The RS government continued directly to control RTRS, which demonstrated strong support for the ruling coalition in the RS. The BHRT yielded to increased political pressure and censored its own reporting. Authorities remained subject to competing political interests and failed to establish a public broadcasting service corporation to oversee the operations of all public broadcasters in the country as provided by law.
The Communication Regulatory Agency (CRA), which regulates the audiovisual media market, lacked full financial and political independence. In April the CRA appointed a new general manager, Drasko Milinovic, a former director of the politically controlled RTRS station. Following the vote, CRA Council president Plamenko Custovic resigned, claiming the vote was politically motivated. The new general manager took over the position on July 28. Independent broadcasters expressed concern with the appointment in view of the allegations about Draskovic’s political connections.
Violence and Harassment: Intimidation and threats against journalists continued during the year. Cases of violence and death threats against journalists were recorded as well. Intimidation and politically motivated litigation against journalists for their unfavorable reporting on government leaders and authorities also continued.
As of July the FMHL recorded seven cases involving alleged violations of journalists’ rights and freedoms, four death threats, and two physical assaults. According to data from BH Journalists covering the period from 2006 to 2020, authorities prosecuted approximately 30 percent of criminal acts reported against journalists and investigated more than one-third of the alleged violations of journalists’ rights, illustrating that inefficient investigations into attacks against journalists by police and prosecutors’ offices continued.
Vanja Stokic, editor in chief of the E-trafika portal from Banja Luka, received a message on her Facebook profile from an individual who threatened he would “decapitate” migrants as well as “all you soul caregivers who welcome them.” The perpetrator was arrested only after he repeatedly threatened and intimidated Stokic and her friends and after a strong public reaction. On May 22, Stokic, who was reporting on the migrant situation in the country, found a disturbing message after posting a photograph with two migrants on her Facebook profile. She attempted to report the threats to police but was told to come back on Monday–three days after the threats were made. According to Stokic, police initially did not take her report seriously and refused to take a statement, allowing the threats and intimidation to continue. After a strong reaction from professional associations and media, police arrested the alleged perpetrator.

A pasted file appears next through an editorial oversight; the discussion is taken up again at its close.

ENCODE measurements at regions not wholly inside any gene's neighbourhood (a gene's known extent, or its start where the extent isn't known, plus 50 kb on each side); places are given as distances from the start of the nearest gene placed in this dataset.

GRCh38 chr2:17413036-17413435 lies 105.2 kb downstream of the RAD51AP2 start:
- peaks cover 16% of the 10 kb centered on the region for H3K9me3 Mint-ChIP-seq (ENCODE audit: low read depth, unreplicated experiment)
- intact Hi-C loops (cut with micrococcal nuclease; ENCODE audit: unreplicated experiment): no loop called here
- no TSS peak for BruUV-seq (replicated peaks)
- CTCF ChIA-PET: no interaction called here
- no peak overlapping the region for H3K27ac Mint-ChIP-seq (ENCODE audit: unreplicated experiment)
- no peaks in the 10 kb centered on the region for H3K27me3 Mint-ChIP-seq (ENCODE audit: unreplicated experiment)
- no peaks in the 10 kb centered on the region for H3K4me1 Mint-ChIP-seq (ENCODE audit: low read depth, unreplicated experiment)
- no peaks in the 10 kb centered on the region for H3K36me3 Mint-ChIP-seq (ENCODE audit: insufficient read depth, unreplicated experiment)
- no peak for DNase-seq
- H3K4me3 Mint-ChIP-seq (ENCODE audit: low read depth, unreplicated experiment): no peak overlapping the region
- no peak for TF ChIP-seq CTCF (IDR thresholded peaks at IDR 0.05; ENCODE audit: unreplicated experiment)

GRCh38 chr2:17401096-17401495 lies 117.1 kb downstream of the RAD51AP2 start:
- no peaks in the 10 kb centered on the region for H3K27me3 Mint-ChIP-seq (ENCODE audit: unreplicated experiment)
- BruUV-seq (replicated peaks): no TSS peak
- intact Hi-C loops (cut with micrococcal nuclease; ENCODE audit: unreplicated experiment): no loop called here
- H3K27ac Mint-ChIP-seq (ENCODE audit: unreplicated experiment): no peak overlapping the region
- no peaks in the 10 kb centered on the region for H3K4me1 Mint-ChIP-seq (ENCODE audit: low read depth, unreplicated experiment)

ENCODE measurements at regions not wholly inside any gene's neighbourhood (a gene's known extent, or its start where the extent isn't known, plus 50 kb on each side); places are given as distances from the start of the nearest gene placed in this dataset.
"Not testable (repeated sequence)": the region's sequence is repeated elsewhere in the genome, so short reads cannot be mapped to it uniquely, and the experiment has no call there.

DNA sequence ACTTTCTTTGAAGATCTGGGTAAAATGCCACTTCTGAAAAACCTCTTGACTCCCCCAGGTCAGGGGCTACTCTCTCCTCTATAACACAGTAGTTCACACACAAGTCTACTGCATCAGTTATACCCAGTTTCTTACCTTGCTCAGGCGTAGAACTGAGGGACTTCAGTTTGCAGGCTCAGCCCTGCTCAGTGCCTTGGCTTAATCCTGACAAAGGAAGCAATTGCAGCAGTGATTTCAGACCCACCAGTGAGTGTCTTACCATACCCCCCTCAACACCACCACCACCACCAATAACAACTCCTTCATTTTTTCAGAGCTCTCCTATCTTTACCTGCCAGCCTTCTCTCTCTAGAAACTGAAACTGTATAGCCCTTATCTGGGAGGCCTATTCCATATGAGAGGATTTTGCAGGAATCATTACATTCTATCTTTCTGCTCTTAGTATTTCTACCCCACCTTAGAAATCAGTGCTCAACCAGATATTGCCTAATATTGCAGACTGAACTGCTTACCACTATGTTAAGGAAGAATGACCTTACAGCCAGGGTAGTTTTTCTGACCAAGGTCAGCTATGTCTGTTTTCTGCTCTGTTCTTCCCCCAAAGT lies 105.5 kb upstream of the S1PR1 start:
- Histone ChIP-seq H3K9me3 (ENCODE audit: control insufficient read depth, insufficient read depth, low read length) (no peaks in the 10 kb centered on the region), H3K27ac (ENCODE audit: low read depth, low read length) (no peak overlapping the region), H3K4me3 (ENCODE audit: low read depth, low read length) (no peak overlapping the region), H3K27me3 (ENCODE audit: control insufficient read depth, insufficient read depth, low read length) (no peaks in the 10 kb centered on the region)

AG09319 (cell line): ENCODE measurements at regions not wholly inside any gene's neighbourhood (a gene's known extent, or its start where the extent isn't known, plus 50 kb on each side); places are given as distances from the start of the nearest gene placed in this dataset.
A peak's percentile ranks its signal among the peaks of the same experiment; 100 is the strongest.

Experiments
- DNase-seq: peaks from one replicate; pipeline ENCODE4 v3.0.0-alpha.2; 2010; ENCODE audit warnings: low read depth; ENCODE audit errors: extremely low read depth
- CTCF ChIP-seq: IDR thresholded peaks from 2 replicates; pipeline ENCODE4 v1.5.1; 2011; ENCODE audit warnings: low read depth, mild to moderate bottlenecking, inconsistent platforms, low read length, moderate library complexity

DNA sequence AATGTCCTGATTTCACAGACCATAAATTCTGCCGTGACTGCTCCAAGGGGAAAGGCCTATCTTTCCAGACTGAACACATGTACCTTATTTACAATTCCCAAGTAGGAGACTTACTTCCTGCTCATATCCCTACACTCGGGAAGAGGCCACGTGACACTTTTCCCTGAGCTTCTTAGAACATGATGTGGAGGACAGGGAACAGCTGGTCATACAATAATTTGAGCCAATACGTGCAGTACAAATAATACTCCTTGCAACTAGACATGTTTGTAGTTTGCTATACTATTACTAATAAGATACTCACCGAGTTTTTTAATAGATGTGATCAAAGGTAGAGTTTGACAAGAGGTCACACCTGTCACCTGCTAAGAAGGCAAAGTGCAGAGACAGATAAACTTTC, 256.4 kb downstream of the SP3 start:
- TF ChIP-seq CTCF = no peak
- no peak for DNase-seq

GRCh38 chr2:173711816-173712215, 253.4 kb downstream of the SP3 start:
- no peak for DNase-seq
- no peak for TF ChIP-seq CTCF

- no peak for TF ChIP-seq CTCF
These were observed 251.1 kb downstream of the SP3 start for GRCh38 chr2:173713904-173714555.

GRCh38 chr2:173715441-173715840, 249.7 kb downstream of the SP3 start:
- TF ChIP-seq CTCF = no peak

Nikola Vucic, a Sarajevo-based reporter with the television channel N1, received death threats via social media. On May 26, commenting on reports that the West Herzegovina Canton declared itself a “COVID-free zone,” Vucic sarcastically asked on his Twitter account if a “fascism-free zone” would be declared soon. The post was followed by threats and calls for violence against him, including statements that Vucic should be “thrown in the river.” Vucic closed his Twitter account. BH Journalists and the FMHL strongly condemned the threats and were threatened themselves as a result.
On June 5, Sinan Gluhic, a journalist from a local public outlet RTV Zenica, was physically attacked by Sulejman Spahic, a member of the A-SDA party. The attack followed days of verbal threats and insults to Gluhic over the telephone and through social media. Gluhic was on his way to work when he was physically attacked by Spahic. In front of witnesses, Spahic hit Gluhic in the face and neck and threatened his life. The incident was reported to police. The same day, the A-SDA party issued a statement denying the attack happened. Zenica police opened an investigation.
Legal proceedings continued against two persons accused of attempted murder in the brutal attack on BNTV journalist Vladimir Kovacevic in 2018. One attacker, Marko Colic, was originally sentenced to four years in prison. After the prosecutor’s appeal, the sentence was increased to five years. A second attacker, Nedeljko Djukic, surrendered to RS police in late 2019, and his trial was ongoing. The motives of the attack remained unknown.
Censorship or Content Restrictions: Multiple political parties and entity-level institutions attempted to influence editorial policies and media content through legal and financial measures. As a result, some media outlets practiced self-censorship. Government institutions restricted access to information in some instances related to the COVID-19 crisis.